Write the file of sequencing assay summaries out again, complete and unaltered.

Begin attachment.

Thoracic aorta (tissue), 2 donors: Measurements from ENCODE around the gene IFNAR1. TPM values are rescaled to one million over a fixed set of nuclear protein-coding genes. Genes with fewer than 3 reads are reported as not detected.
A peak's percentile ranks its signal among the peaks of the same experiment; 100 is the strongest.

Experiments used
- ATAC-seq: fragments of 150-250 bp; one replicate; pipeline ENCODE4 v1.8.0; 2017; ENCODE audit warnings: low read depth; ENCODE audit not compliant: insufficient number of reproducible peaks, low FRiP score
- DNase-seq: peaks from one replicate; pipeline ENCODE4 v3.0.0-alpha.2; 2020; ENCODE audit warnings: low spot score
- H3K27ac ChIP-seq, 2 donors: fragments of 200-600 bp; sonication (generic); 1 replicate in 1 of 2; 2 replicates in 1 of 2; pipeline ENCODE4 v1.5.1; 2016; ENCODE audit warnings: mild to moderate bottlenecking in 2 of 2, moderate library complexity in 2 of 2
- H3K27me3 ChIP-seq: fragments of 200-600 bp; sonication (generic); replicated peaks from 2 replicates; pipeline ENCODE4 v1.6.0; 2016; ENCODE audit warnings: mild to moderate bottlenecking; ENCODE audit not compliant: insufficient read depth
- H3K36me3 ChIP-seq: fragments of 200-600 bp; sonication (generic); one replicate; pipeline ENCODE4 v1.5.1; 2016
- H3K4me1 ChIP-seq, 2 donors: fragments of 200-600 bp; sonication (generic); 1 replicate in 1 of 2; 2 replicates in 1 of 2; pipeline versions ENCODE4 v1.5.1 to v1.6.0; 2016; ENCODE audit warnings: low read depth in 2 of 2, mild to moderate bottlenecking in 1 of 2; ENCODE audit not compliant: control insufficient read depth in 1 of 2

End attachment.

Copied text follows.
Thoracic aorta (tissue), 2 donors: Measurements from ENCODE around the gene IFNAR1. TPM values are rescaled to one million over a fixed set of nuclear protein-coding genes. Genes with fewer than 3 reads are reported as not detected.
A peak's percentile ranks its signal among the peaks of the same experiment; 100 is the strongest.

Experiments used
- ATAC-seq: fragments of 150-250 bp; one replicate; pipeline ENCODE4 v1.8.0; 2017; ENCODE audit warnings: low read depth; ENCODE audit not compliant: insufficient number of reproducible peaks, low FRiP score
- DNase-seq: peaks from one replicate; pipeline ENCODE4 v3.0.0-alpha.2; 2020; ENCODE audit warnings: low spot score
- H3K27ac ChIP-seq, 2 donors: fragments of 200-600 bp; sonication (generic); 1 replicate in 1 of 2; 2 replicates in 1 of 2; pipeline ENCODE4 v1.5.1; 2016; ENCODE audit warnings: mild to moderate bottlenecking in 2 of 2, moderate library complexity in 2 of 2
- H3K27me3 ChIP-seq: fragments of 200-600 bp; sonication (generic); replicated peaks from 2 replicates; pipeline ENCODE4 v1.6.0; 2016; ENCODE audit warnings: mild to moderate bottlenecking; ENCODE audit not compliant: insufficient read depth
- H3K36me3 ChIP-seq: fragments of 200-600 bp; sonication (generic); one replicate; pipeline ENCODE4 v1.5.1; 2016
- H3K4me1 ChIP-seq, 2 donors: fragments of 200-600 bp; sonication (generic); 1 replicate in 1 of 2; 2 replicates in 1 of 2; pipeline versions ENCODE4 v1.5.1 to v1.6.0; 2016; ENCODE audit warnings: low read depth in 2 of 2, mild to moderate bottlenecking in 1 of 2; ENCODE audit not compliant: control insufficient read depth in 1 of 2